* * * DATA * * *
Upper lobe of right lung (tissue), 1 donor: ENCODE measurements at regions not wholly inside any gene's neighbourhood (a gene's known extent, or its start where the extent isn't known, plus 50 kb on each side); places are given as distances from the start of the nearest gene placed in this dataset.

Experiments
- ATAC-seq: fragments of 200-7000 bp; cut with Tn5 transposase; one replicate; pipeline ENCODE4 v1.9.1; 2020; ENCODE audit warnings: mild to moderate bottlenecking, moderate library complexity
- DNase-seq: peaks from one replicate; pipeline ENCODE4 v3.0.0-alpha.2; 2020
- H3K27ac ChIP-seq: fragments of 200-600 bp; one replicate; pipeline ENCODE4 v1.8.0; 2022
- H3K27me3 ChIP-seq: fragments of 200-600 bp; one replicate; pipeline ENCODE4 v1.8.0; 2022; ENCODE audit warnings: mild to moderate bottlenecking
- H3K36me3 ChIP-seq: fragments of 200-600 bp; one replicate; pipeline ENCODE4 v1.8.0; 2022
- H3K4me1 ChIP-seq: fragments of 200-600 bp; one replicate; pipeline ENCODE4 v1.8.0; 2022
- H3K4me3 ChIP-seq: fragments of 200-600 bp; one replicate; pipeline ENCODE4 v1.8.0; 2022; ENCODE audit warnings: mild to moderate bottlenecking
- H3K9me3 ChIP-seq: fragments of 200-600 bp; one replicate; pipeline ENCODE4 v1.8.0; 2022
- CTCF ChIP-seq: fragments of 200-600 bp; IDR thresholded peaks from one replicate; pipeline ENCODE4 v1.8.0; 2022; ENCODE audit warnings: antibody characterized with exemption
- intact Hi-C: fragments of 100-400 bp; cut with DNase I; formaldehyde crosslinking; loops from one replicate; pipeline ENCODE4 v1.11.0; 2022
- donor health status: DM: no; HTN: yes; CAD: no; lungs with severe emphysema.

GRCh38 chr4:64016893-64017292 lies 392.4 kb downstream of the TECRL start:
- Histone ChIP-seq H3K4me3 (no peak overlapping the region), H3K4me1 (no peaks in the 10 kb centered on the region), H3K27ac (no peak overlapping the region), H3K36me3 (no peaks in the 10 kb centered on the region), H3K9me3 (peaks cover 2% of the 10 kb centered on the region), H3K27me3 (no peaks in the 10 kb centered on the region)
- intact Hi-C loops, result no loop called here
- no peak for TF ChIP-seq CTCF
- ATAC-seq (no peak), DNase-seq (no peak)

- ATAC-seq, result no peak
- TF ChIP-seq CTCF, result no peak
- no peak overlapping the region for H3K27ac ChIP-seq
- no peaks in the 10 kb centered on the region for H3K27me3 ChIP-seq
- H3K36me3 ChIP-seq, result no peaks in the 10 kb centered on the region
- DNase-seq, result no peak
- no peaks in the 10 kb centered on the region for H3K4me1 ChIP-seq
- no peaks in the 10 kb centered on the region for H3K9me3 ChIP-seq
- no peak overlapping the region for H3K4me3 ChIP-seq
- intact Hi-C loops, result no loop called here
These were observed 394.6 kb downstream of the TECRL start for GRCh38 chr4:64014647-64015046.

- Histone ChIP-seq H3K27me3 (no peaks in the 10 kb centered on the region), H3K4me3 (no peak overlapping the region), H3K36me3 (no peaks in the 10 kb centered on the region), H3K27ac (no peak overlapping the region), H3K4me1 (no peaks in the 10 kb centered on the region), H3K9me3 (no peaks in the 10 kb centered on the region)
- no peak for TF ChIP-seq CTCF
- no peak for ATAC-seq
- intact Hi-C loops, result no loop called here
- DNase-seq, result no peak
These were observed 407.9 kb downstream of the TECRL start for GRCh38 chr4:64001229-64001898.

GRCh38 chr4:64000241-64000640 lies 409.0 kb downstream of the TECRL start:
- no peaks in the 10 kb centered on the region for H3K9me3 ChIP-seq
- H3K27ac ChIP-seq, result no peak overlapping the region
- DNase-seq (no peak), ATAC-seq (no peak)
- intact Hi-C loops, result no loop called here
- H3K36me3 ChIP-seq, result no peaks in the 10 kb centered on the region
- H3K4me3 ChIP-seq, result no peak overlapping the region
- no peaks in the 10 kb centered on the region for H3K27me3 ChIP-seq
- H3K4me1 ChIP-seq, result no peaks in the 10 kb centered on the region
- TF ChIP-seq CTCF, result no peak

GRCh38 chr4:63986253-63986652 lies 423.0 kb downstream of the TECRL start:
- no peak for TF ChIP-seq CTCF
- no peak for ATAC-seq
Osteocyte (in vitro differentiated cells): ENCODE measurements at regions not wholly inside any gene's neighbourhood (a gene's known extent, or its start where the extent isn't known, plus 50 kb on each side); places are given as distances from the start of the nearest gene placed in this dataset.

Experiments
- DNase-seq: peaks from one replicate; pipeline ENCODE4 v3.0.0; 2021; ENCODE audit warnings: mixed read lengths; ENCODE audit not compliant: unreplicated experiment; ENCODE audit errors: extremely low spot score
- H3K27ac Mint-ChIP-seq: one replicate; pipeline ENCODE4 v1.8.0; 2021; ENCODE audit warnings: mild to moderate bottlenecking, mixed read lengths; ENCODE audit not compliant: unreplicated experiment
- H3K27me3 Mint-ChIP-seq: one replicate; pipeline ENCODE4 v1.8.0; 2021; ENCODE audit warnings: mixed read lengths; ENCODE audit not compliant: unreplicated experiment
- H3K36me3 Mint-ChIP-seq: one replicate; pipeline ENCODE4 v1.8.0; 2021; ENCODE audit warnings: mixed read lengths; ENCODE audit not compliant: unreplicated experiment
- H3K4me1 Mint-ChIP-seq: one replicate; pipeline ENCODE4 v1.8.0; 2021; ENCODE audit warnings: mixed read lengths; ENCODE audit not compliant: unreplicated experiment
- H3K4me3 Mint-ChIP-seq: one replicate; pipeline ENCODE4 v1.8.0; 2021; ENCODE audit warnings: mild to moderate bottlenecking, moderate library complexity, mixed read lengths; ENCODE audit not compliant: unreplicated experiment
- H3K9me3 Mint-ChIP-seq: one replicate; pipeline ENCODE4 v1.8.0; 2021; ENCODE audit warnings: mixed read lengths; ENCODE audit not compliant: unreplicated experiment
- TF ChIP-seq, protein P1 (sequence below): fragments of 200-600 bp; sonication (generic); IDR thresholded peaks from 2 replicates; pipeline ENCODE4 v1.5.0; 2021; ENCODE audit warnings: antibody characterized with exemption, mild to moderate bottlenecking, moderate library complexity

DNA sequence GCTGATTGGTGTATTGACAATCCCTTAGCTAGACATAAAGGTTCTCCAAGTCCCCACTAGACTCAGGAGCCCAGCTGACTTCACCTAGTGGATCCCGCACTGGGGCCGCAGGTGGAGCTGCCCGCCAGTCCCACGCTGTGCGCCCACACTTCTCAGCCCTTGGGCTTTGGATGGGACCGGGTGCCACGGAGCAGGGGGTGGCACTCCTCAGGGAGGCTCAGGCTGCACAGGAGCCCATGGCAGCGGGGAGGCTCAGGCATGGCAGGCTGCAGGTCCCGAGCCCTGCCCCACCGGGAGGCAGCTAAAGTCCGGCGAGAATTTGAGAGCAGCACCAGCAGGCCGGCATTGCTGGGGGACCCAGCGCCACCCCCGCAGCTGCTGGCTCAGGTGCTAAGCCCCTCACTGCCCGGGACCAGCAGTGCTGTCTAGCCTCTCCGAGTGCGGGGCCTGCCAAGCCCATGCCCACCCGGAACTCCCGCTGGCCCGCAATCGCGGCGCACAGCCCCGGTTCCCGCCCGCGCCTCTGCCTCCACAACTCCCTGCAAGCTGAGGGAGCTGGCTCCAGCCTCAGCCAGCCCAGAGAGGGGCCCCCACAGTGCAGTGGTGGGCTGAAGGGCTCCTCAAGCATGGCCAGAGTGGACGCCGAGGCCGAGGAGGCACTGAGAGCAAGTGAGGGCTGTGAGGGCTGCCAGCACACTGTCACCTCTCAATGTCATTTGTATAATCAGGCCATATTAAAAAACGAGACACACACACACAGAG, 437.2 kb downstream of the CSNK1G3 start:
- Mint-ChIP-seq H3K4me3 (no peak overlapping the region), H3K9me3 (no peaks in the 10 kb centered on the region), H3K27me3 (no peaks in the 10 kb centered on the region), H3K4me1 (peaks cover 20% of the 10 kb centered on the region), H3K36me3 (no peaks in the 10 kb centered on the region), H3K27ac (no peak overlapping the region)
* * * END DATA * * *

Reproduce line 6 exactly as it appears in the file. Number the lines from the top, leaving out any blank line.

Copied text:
- H3K27me3 ChIP-seq: fragments of 200-600 bp; one replicate; pipeline ENCODE4 v1.8.0; 2022; ENCODE audit warnings: mild to moderate bottlenecking